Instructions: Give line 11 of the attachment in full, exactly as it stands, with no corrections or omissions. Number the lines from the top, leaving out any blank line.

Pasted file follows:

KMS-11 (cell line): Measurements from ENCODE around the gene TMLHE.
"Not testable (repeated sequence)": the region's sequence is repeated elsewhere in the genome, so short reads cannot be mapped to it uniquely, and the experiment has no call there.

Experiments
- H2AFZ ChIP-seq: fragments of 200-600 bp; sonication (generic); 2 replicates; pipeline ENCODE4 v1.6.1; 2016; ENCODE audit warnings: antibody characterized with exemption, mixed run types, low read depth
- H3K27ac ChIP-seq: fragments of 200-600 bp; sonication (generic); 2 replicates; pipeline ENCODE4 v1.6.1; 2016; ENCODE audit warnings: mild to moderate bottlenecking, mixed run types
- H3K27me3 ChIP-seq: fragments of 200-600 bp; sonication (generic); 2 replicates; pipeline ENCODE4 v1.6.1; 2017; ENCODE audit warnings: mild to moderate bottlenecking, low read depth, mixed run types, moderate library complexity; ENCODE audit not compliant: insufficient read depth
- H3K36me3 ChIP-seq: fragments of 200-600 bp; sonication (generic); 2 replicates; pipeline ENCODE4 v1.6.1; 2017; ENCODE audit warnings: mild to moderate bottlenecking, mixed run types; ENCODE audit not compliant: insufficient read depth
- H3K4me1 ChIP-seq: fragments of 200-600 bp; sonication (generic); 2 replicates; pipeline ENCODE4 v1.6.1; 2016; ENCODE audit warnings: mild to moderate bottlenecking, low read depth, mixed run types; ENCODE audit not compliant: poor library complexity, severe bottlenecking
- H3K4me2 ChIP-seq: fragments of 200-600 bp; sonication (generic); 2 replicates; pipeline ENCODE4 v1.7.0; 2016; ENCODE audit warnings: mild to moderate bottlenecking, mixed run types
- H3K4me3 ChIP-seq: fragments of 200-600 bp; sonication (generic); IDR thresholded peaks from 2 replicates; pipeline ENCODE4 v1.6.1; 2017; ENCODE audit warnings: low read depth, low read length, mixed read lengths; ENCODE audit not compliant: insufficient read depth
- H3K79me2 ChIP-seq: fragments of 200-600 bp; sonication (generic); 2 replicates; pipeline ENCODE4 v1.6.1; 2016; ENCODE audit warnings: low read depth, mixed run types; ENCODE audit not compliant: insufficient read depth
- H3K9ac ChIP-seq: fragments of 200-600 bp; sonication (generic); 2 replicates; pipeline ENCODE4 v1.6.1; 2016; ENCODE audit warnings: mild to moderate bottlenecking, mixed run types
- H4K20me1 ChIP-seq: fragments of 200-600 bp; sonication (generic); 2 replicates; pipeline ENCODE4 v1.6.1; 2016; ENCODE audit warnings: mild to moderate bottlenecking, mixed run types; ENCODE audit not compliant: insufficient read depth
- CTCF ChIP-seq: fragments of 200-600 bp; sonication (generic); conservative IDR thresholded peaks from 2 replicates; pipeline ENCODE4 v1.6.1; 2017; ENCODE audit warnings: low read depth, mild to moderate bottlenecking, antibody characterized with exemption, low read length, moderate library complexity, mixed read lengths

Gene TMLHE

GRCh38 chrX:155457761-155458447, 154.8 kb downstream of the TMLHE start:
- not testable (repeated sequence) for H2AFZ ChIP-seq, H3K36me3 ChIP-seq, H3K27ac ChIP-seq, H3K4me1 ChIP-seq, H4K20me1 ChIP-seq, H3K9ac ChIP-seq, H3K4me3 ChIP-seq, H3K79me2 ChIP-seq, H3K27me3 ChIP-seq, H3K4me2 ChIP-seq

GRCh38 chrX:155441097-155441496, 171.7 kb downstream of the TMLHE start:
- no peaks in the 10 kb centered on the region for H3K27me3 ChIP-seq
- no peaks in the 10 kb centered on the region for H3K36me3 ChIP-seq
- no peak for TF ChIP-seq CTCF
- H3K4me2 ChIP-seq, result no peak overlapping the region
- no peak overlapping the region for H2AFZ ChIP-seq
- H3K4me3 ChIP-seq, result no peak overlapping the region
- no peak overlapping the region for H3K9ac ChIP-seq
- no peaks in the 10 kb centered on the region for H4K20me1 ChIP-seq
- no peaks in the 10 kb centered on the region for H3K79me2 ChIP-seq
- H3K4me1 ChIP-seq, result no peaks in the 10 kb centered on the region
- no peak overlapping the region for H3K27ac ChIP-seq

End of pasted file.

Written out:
- H3K79me2 ChIP-seq: fragments of 200-600 bp; sonication (generic); 2 replicates; pipeline ENCODE4 v1.6.1; 2016; ENCODE audit warnings: low read depth, mixed run types; ENCODE audit not compliant: insufficient read depth